For example, gruel can be made using oatmeal and its most basic form involves boiling the oats in water. Yet, milk is commonly used, either in addition to water, or in place of the water, and this would make it unsuitable for vegans. Similarly, brose is a food type that shares similarities with porridge, but it typically contains milk and butter.
Traditional Scottish oatcakes are usually compatible with a vegan diet, as they consist of oatmeal, salt and water. However, it is essential to read the ingredients list, as some optional additives could cause problems for vegans. Oatmeal cookies, on the other hand, are usually not suitable for vegans, because eggs are used in the majority of recipes. Of course, if you are making them at home, you can substitute egg for a vegan egg replacer.
In most cases, oatmeal flapjacks or cereal bars will not be suitable for vegans, unless they have been specifically made using vegan-friendly alternatives to the core ingredients, or unless you make them yourself at home. It is typical for a standard flapjack or cereal bar sold in shops to contain a number of different animal products, including butter, milk and/or honey. Vegan alternatives will usually be clearly marketed as vegan flapjacks or vegan snack bars.
The most crucial advice is to always check the label, and if you are still unsure, it is better safe than sorry.
The Use of Sugar in Oatmeal-Based Foods
One last potential issue related to oatmeal and veganism is the use of sugar within oatmeal food products. First, I should point out that sugar is generally considered to be vegan by most standards. However, some of the strictest vegans try to avoid the use of any sugar that they cannot trace to a particular manufacturer.
The issue with sugar, when it comes to whether or not it is vegan-friendly, is the potential use of bone char during the filtering process. The main purpose of the bone char is to strip colour from the sugar, which is why its use is most commonly associated with white sugar. The bones used tend to be imported from countries like Afghanistan and although they are supposed to be sourced from animals that died from natural causes, this is impossible to check.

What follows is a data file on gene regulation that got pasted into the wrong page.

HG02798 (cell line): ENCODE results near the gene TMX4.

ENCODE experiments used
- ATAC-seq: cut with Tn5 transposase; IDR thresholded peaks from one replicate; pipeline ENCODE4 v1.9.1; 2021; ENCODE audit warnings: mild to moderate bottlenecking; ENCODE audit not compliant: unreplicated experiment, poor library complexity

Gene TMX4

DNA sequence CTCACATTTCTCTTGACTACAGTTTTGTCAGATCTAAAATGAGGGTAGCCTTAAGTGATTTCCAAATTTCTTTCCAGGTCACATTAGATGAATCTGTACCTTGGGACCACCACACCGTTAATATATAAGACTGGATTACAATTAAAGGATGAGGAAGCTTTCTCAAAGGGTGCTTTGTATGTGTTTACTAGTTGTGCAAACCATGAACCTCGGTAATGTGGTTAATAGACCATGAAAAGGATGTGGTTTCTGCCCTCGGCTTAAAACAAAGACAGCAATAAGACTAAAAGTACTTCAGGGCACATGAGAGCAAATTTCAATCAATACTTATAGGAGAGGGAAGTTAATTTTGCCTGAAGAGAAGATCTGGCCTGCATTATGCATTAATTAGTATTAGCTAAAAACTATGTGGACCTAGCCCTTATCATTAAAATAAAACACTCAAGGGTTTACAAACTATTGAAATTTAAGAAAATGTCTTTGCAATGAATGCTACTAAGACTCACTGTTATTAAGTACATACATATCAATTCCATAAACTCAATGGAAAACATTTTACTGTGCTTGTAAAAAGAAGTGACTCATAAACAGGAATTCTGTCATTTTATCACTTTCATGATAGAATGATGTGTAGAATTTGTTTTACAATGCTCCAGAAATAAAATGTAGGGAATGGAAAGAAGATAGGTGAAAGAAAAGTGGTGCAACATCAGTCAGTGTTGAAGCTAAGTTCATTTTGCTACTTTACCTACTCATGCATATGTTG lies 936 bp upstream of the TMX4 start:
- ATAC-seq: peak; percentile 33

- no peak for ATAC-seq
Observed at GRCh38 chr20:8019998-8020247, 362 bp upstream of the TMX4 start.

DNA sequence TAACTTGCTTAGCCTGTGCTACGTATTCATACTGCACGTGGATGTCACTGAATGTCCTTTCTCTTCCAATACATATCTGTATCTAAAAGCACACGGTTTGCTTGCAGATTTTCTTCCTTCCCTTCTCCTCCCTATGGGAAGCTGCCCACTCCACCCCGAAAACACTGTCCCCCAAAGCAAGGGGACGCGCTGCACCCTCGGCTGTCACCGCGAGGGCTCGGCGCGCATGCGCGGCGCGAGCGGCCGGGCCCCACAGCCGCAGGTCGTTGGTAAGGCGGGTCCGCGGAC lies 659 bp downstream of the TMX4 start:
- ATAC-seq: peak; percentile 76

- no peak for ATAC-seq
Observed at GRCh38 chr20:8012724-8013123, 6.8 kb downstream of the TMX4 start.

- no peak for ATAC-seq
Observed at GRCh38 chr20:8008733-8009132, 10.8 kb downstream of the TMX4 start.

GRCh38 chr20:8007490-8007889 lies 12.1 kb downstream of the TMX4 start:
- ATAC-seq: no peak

It is important to state that many sugar brands actively avoid the use of bone char. However, the problem is that sugar in food products is often sourced from multiple different manufacturers and this can make it almost impossible to know whether bone char has been used at any point, unless the brand specifically addresses this issue.
Most vegans do not avoid the use of sugar, although they may try to take reasonable steps to avoid sugar made using bone char – at least if and when it is feasible to do so. Others feel that it is simply impractical to take a stand on the issue, given the difficulty in knowing where sugar has been sourced from and how it was filtered. Sugar is considered vegan by most people, so whether or not you choose to take a stand on this issue is likely to depend on your reasoning on why to become vegan in the first place, as well as other factors, like the amount of sugar you consume.